So, although increasing your camera’s ISO is a simple way of boosting the brightness of your image, it also gives you more ways to experiment with shutter speed and aperture.

Things to watch out for when increasing ISO

A photo showing digital noise.

  • Increasing the ISO value too much can create digital noise on your photos. Noise is a layer of digital artefacts, basically like graininess on film, that can ruin an image. Figuring out how high to take your ISO depends on your camera sensor and light conditions, so experiment until you find the right levels. Also, make sure you check your photo thoroughly for high levels of noise if you plan to print it, as it can reduce the quality of the print, especially in larger formats.
  • Technology’s developing very quickly, so newer DSLRs can produce great quality images even with an extremely high ISO value. However, it’s not a given that your image will be noise-free, even if you’ve just bought some expensive new kit.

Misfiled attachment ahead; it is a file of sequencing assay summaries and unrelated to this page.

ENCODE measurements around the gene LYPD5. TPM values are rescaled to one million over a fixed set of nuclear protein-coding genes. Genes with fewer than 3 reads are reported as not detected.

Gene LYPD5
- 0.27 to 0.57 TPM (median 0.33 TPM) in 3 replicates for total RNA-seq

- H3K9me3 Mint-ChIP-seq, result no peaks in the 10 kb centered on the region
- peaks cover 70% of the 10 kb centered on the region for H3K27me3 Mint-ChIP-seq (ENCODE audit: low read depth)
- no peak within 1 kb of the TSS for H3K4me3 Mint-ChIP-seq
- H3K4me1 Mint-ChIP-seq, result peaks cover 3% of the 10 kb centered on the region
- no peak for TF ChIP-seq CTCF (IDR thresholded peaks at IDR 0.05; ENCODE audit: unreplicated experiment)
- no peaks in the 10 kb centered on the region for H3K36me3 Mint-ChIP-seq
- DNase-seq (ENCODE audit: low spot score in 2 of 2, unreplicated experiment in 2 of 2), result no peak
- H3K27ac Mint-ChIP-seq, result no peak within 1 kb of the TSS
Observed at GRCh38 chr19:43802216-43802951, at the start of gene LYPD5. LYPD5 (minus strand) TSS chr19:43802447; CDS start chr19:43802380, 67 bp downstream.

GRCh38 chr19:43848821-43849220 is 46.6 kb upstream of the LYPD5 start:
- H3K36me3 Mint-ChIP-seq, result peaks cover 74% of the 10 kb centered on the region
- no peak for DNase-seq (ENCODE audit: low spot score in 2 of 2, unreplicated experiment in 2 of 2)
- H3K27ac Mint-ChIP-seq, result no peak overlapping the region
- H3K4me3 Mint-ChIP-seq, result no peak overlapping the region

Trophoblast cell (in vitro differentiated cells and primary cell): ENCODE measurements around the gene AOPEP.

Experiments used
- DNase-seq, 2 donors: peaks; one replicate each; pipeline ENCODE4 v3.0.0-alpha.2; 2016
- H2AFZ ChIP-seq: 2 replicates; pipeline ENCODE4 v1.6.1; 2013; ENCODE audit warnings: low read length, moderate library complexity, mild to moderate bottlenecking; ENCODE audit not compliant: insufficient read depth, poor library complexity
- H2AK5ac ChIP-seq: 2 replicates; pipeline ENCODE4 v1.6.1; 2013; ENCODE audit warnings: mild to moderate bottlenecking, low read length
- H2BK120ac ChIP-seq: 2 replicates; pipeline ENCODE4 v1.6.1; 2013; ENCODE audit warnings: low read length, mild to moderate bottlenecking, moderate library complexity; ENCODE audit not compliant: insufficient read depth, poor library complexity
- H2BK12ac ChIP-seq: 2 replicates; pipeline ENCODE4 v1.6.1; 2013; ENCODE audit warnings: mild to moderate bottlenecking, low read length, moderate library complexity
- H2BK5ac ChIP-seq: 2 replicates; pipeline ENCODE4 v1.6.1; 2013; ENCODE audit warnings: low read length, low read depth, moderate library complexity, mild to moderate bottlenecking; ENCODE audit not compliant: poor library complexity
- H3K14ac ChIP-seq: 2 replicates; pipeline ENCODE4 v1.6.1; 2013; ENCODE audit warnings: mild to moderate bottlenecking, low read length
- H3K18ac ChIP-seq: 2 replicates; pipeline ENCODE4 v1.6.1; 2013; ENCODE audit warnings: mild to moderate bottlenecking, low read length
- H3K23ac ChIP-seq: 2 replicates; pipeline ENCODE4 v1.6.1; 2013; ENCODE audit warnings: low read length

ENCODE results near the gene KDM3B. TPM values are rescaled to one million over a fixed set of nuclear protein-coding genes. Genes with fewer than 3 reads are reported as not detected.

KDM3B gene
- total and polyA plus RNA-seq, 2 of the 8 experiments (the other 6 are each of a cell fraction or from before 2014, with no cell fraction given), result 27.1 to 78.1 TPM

• Although ISO can help you take better photos, it’s not a fix-all solution for poor light conditions. Therefore, make sure you test out your camera’s capabilities and keep your ISO value at a comfortable level to avoid unwanted noise in your photos.

For more how-to guides to help you take better photos, check out our blog post on practical aperture tips and our practical pointers on shutter speed. You’ll be taking professional-looking pictures for your photo books before you know it.